Morning sports fans. If you have a few minutes later, I'll have some video for you. I was on CNN's American Morning this morning to participate in a friendly debate and defend my viewpoint that the media should do a better job exploring Barack Obama's biracial heritage when having discussions and round table analysis sessions on the historical significance of Obama's recent securing of a major party presidential nomination.
To call him black is technically accurate. It's what Obama calls himself. We look at him and we see a black man, by "normal" standards. But that addresses his appearance, not his whole heritage. And to strictly call him African American in my opinion disregards a real part of him. Back in the day, a biracial man couldn't admit publicly that he was biracial, 'cause it could mean risking his life. Now, such an admission is rote, run of the mill. So why leave it out of the discussion. It's not taking away from how Obama IDs himself. It's just making sure when the discussion turns in that direction, we discuss all parts of him. Some folks disagree with my position. And that's OK too. But we hashed this out in a blog post a couple weeks ago, so I won't continue my play-by-play. But I should have that video for you a little later.
In the mean time, I wanted to chat a bit about this challenge put to me by a buddy a couple days ago: Without bringing politics or partisanship or race into play, name something more subtle about Obama that might appeal to young people.
A took me a minute, but the answer I gave was the fist bump.
If you didn't see it, when Obama gave his speech in St. Paul after formally becoming the presumptive Democratic presidential nominee last Tuesday night, he had a moment where he and his wife Michelle stood on stage alone. They embraced, they whispered in each other's ears. And eventually she stepped back, gave him the look - like when your dad or grandfather used to say "go get 'em, kid," just before you stepped up to the plate in your little league game - and held up her right fist. Almost subconsciously, as effortlessly as we walk and breathe, Obama raised his left fist. And they tapped 'em together. Then he gave her a little tap on the rump, and she walked off the stage.
Again, this is not a discussion of partisanship or who you plan to vote for. It's a response to a question about youth appeal. Think about the 2000 elections and the moment that Al and Tipper Gore met on stage and engaged in that Michael Jackson-and-Lisa-Marie-on-MTV-like-makeout session. And think about the uncomfortable pause that came immediately after that kiss. Now think back to the fist bump from last Tuesday night, and tell me you don't get the difference. One reminded us of walking in on our parents kissing and flirting in the kitchen when we got home from school, the sight that temporarily blinded us all at least once during our formative years. And the other was a simple effortless cool gesture - genuinely cool, it seems, because it didn't come off as rehearsed.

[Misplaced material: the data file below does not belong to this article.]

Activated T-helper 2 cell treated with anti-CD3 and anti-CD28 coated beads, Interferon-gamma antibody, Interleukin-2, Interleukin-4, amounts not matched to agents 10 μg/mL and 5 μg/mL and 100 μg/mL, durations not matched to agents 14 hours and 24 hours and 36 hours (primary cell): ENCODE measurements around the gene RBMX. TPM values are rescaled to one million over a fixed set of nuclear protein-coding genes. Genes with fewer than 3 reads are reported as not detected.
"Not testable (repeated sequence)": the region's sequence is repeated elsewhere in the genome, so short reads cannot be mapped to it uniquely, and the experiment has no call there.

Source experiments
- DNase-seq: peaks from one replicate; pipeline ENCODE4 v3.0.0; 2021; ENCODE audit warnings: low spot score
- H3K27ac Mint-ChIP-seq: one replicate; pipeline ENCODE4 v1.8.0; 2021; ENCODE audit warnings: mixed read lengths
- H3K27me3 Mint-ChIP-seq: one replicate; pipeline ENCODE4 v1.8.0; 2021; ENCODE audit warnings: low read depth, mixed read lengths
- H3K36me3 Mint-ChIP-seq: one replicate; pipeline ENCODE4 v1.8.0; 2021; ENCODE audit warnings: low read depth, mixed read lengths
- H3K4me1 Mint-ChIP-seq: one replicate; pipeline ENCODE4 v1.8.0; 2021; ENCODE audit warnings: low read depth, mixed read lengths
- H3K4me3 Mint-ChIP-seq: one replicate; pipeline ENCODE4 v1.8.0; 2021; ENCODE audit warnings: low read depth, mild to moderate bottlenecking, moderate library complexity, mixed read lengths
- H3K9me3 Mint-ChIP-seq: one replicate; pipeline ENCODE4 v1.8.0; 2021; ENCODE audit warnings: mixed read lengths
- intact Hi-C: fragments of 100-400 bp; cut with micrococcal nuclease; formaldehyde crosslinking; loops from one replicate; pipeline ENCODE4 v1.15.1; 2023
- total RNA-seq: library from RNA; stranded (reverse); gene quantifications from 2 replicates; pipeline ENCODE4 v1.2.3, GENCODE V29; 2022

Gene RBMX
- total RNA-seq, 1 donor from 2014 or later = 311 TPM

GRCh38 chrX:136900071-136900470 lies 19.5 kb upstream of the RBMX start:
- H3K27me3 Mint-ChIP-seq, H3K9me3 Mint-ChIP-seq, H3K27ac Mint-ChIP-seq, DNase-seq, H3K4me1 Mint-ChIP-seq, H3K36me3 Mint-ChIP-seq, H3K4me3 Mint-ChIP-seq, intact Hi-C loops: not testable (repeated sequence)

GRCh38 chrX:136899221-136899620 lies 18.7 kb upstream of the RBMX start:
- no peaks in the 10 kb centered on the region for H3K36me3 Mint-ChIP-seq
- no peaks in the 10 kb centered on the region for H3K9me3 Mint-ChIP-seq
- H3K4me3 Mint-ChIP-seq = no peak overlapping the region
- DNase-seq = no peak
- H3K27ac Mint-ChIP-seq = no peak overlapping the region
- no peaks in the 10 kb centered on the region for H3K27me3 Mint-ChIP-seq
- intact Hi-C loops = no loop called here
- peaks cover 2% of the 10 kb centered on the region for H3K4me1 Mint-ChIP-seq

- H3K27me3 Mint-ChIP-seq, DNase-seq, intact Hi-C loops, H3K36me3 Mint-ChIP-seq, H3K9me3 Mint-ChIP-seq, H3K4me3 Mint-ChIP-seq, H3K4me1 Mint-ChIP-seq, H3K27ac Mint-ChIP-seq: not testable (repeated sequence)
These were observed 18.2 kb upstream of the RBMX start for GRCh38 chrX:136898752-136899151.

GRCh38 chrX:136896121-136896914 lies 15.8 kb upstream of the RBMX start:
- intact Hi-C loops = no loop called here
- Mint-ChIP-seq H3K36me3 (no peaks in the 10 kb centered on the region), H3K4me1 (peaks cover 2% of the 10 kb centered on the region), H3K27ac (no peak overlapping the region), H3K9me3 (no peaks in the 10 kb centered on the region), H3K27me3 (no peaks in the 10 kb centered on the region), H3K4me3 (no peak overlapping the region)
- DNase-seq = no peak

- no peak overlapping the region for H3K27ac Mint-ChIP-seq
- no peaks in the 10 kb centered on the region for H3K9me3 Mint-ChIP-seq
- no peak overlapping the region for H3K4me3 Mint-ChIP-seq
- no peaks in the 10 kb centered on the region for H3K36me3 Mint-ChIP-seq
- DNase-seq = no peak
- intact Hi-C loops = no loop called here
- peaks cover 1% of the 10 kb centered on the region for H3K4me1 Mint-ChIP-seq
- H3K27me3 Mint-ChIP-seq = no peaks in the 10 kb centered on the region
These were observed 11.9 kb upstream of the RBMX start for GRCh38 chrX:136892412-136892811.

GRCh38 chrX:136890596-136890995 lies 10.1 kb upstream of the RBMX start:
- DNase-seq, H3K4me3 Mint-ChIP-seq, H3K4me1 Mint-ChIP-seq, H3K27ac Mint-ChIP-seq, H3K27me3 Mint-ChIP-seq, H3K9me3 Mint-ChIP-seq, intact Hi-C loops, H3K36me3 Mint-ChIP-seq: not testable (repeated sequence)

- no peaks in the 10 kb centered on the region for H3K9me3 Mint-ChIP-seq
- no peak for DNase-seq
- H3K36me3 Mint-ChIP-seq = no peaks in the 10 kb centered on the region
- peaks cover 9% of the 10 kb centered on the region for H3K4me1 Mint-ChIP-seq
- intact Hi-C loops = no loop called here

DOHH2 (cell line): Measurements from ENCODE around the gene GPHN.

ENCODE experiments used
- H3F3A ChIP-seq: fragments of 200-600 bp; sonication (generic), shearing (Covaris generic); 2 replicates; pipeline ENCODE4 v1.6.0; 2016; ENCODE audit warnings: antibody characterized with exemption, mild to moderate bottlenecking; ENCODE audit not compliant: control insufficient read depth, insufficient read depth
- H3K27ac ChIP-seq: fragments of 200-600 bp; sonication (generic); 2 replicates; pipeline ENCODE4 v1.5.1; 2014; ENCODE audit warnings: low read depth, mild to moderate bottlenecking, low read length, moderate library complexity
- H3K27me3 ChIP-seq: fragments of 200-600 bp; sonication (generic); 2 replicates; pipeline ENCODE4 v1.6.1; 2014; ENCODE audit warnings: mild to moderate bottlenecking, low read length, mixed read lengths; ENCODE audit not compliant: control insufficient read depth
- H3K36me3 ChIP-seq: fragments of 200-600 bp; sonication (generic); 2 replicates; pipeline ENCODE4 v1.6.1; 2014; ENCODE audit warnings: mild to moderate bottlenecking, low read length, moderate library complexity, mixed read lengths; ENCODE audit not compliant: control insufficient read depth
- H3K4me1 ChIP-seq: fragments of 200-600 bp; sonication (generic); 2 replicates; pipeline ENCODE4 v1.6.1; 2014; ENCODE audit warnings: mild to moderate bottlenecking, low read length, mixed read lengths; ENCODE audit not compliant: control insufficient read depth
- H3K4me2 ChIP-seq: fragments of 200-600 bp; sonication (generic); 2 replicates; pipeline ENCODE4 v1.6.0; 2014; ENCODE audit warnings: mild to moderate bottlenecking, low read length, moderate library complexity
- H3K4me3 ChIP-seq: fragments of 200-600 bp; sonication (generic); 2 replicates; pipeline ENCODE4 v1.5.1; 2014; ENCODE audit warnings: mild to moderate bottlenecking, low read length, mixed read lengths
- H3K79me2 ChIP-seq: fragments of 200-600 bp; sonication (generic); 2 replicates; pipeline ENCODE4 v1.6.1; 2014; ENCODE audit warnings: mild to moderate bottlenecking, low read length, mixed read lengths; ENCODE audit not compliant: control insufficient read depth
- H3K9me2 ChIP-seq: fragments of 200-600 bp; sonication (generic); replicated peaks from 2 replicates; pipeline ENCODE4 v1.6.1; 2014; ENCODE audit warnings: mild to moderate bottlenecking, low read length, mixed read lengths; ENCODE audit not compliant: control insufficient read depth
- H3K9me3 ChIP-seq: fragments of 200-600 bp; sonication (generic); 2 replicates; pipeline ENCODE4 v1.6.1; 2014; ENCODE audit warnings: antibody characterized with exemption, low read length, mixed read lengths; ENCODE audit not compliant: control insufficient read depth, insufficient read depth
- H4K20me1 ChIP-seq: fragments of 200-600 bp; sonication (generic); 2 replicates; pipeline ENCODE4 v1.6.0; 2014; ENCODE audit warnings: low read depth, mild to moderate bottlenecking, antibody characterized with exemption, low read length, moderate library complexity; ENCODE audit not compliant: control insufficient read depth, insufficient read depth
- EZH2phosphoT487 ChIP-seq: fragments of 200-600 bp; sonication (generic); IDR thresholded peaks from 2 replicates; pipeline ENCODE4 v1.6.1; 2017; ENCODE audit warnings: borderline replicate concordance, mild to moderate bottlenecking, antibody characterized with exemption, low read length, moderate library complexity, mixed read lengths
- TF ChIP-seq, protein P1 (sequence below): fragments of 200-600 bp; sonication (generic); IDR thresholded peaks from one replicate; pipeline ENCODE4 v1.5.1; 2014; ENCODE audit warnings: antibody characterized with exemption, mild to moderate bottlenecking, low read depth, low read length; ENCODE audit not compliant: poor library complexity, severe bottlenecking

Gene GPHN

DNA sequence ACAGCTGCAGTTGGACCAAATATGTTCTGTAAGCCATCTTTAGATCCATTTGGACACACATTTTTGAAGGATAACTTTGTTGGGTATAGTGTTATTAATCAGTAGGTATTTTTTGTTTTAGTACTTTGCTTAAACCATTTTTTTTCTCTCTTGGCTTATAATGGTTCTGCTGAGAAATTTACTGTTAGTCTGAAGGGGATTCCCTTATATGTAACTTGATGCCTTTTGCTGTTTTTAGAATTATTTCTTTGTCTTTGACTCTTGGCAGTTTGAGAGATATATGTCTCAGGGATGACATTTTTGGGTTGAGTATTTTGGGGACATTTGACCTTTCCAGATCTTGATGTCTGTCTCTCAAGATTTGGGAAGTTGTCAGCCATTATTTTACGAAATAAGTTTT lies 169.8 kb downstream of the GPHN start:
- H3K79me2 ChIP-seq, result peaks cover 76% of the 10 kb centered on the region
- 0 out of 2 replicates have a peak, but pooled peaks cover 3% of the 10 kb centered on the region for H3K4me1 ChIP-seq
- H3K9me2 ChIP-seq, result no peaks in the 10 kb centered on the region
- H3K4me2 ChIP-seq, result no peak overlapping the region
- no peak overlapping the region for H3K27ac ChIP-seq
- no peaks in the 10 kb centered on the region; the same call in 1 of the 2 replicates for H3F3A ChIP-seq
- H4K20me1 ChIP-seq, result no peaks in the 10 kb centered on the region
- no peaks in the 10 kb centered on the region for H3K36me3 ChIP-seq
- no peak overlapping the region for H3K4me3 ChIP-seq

Even the pundits on TV and in the press weighed in on the fist bump, trying to figure out what its significance was and what it is called, and where it comes from, etc.
I found the conversations and "analysis" funny and refreshing, a brief look into a candidate's personality and a brief vacation from the speculation on how both sides plan to fix the economy and handle Iraq...and Iran.
But for those colleagues of mine who still don't get the bump, it's called dap, and is evolved from those "hip" handshakes Gen-Xers popularized across racial lines.
I wrote about this once on my old blog. And here's what I had to say then:
"Dap is that coolest of handshakes. It's the urban greeting that says 'I could just grip your hand squeeze and shake twice, but you and I have an understanding, so I am going to throw some 'English' on this handshake and jazz it up a little, as a sign of our friendship and mutual respect... Yes, waaaaaay back in the day that handshake was a black thing (as my elders have explained it to me). There, I said it.
It was one of those ways that black men who felt all alone while trying to integrate themselves into predominantly white workplaces and social settings, and society in general, had to bond, to establish a camaraderie. In a crowd of white people in the 1950s, for example, two black men who spotted each other might have exchanged that handshake. But even then it was never so much about separating oneself from the group. Rather it was a way for two men of similar backgrounds and experiences to silently say "I don't necessarily know you, but I'll bet we have similar experiences. And therefore I understand you." It was a comforting gesture.
But then things changed in popular culture. Through the 1970s and into the '80s it became more acceptable to not just observe and/or admire another group's mannerisms. It became OK to engage in whatever interested you - activities and interests that had been deemed specifically "white" or "black" became fair game for whoever wanted to try 'em.
At that point race was no longer of major importance with that handshake. It became more about guys of all stripes silently saying "We're cool with one another. We're close friends. We're at least close enough that we share mutual respect."
Men-to-men, men-to-women, women-to-men, black-to-black, black-to-white, white-to-white, and so on and so forth. These days the fist bump, along with the other forms of dap, is a simple sign of cool. And even if he's not your canidate, you have to admit that Obama has cool points.
OK, now that we've sang Kumbaya, and had this peaceful exploration of hipness, let the freeding frenzy on Obama's and McCain's policy differences resume!
BTW, here ↓ is the next incarnation of dap.